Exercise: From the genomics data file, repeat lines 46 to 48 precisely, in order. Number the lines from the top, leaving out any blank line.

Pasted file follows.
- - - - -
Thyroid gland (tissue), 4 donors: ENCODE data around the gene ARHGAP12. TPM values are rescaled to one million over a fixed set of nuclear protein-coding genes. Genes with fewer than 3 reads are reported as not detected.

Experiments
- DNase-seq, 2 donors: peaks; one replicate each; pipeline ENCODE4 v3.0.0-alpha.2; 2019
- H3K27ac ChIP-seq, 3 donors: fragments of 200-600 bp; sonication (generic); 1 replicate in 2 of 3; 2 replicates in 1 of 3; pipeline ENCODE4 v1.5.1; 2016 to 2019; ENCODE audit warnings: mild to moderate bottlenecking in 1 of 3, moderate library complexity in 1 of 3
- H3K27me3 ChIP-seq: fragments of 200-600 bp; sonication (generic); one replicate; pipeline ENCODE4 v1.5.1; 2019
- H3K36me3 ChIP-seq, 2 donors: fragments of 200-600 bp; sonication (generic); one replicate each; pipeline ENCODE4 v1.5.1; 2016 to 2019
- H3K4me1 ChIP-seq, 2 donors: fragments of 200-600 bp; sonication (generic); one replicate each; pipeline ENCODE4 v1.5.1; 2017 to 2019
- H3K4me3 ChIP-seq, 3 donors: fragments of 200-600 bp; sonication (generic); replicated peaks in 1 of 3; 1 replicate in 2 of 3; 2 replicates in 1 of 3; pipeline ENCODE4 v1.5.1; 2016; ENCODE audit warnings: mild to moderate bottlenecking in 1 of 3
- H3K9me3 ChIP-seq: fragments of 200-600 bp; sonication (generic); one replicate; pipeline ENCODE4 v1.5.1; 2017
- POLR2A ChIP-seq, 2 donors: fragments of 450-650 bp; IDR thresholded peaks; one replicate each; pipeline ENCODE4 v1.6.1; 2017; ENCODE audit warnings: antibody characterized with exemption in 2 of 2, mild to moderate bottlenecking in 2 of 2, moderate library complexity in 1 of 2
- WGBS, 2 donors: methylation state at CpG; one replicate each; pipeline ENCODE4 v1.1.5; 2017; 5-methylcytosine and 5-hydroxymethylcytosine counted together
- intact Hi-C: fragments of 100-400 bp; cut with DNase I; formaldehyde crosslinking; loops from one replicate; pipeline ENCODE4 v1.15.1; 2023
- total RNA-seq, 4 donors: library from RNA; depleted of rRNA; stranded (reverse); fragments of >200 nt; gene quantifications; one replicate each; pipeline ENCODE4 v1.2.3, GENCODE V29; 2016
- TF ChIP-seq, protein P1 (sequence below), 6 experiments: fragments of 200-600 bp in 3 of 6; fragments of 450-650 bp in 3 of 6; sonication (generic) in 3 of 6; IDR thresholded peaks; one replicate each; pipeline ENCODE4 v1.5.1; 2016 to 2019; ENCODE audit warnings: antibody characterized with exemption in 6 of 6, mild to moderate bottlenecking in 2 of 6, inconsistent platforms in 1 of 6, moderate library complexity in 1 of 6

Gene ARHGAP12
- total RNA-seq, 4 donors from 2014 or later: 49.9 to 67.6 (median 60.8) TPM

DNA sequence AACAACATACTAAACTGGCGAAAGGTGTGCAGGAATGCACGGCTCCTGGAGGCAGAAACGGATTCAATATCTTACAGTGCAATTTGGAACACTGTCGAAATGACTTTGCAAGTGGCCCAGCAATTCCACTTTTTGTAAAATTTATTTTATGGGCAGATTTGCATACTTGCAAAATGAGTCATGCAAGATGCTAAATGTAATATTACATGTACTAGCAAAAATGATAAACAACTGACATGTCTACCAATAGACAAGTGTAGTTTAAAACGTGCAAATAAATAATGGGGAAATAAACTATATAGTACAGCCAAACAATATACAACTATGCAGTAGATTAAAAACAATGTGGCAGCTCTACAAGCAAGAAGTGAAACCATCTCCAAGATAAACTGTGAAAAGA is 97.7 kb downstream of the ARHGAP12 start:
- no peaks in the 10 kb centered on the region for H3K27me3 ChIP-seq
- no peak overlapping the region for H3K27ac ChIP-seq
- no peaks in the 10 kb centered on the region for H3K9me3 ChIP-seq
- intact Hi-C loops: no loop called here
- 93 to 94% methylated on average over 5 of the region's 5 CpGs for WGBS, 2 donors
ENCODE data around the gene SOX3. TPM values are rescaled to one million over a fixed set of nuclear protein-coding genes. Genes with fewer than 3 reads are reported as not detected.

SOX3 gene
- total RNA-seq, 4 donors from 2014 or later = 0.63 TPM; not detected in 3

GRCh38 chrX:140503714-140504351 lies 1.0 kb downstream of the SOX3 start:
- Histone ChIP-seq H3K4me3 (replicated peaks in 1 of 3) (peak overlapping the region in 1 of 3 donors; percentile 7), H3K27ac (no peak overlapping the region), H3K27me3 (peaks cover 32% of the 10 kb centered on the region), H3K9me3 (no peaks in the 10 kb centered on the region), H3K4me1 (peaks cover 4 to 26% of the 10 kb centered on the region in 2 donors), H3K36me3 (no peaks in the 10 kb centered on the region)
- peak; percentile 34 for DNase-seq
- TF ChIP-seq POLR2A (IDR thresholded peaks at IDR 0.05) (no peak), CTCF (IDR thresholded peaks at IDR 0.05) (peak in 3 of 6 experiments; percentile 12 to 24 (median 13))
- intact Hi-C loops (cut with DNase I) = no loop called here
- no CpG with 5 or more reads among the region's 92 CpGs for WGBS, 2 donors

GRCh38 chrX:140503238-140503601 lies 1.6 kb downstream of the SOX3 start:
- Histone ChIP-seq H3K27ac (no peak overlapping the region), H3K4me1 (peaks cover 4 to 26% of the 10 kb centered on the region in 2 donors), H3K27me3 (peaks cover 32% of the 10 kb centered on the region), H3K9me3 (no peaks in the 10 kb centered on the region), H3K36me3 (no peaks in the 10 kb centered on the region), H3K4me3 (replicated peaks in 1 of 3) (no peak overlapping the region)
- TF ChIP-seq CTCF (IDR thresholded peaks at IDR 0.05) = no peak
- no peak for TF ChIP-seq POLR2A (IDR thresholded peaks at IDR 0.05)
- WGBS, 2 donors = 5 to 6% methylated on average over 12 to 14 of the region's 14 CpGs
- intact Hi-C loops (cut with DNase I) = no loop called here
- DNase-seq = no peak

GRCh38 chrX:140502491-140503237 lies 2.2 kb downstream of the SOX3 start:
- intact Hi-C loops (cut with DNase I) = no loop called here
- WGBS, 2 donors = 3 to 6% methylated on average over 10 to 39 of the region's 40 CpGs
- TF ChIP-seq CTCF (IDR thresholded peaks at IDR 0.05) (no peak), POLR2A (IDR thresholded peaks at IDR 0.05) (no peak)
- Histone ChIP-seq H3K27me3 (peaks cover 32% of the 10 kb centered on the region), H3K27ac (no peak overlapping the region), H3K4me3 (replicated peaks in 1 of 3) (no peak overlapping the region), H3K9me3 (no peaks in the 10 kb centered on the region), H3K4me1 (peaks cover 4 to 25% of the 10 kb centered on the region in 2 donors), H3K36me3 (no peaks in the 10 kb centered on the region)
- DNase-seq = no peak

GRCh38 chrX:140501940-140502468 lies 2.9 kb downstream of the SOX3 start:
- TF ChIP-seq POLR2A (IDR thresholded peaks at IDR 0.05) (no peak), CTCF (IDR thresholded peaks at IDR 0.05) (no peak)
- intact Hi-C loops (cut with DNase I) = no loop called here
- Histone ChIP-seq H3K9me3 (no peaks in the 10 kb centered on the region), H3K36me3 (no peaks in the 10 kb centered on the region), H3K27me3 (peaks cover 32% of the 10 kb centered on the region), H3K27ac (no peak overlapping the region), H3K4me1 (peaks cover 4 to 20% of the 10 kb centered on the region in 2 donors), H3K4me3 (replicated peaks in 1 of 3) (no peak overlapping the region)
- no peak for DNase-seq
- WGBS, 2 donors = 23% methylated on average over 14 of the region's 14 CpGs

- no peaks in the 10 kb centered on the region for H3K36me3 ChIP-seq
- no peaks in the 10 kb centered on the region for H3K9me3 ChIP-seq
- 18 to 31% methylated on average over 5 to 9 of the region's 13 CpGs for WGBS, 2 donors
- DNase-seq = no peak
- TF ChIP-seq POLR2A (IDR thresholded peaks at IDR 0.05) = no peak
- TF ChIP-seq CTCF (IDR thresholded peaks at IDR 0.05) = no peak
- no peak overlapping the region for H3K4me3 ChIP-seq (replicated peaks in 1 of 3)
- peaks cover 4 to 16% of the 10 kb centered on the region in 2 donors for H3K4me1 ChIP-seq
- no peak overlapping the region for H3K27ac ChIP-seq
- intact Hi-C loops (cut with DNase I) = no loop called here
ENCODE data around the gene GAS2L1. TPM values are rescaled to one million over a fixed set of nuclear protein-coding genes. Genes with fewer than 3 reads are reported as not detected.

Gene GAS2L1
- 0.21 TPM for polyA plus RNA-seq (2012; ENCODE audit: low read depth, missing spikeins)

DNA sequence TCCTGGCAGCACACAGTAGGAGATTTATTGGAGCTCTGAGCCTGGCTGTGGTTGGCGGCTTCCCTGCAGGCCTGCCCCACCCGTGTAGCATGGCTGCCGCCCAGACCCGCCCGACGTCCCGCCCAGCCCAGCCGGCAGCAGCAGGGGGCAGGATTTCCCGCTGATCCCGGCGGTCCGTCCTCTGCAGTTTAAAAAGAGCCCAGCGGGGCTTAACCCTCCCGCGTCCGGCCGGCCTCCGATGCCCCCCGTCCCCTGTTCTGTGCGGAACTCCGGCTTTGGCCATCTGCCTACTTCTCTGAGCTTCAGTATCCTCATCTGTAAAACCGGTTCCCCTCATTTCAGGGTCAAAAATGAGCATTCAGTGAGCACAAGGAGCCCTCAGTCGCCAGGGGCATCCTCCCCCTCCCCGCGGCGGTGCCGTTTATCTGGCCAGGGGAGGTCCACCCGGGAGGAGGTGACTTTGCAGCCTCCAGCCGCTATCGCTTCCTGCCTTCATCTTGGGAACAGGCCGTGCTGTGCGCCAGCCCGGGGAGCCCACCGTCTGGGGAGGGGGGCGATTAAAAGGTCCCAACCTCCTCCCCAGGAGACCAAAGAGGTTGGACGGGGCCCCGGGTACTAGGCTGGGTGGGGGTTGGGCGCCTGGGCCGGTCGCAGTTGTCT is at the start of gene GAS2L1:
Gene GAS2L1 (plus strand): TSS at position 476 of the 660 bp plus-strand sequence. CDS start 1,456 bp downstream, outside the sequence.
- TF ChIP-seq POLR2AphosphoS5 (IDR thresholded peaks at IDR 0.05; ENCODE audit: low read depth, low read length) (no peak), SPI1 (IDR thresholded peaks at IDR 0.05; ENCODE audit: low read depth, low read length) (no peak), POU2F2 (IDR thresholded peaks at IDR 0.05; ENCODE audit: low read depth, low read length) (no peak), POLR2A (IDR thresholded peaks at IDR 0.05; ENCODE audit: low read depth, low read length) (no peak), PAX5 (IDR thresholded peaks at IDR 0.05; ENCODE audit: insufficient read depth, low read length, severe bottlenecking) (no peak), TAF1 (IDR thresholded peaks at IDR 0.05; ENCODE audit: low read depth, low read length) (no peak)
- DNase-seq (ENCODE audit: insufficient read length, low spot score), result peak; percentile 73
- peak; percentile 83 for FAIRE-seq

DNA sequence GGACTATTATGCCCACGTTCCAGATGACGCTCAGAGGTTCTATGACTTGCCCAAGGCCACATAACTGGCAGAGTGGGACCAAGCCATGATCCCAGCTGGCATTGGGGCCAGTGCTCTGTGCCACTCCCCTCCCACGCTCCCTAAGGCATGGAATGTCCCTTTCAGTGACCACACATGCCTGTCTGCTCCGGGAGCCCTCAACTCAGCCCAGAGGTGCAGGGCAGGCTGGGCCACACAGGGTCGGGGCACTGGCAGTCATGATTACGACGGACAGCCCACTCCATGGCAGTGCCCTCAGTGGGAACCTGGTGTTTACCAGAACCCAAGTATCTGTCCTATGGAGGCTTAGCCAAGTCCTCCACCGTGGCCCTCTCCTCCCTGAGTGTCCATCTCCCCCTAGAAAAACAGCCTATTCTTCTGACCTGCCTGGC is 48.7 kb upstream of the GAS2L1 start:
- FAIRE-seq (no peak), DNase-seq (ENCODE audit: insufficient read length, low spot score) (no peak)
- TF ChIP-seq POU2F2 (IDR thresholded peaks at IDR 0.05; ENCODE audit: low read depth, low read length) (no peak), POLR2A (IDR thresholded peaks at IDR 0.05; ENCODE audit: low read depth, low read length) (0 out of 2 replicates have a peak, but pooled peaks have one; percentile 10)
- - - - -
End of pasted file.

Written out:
- TF ChIP-seq POLR2A (IDR thresholded peaks at IDR 0.05) (no peak), CTCF (IDR thresholded peaks at IDR 0.05) (no peak)
- intact Hi-C loops (cut with DNase I) = no loop called here
- Histone ChIP-seq H3K9me3 (no peaks in the 10 kb centered on the region), H3K36me3 (no peaks in the 10 kb centered on the region), H3K27me3 (peaks cover 32% of the 10 kb centered on the region), H3K27ac (no peak overlapping the region), H3K4me1 (peaks cover 4 to 20% of the 10 kb centered on the region in 2 donors), H3K4me3 (replicated peaks in 1 of 3) (no peak overlapping the region)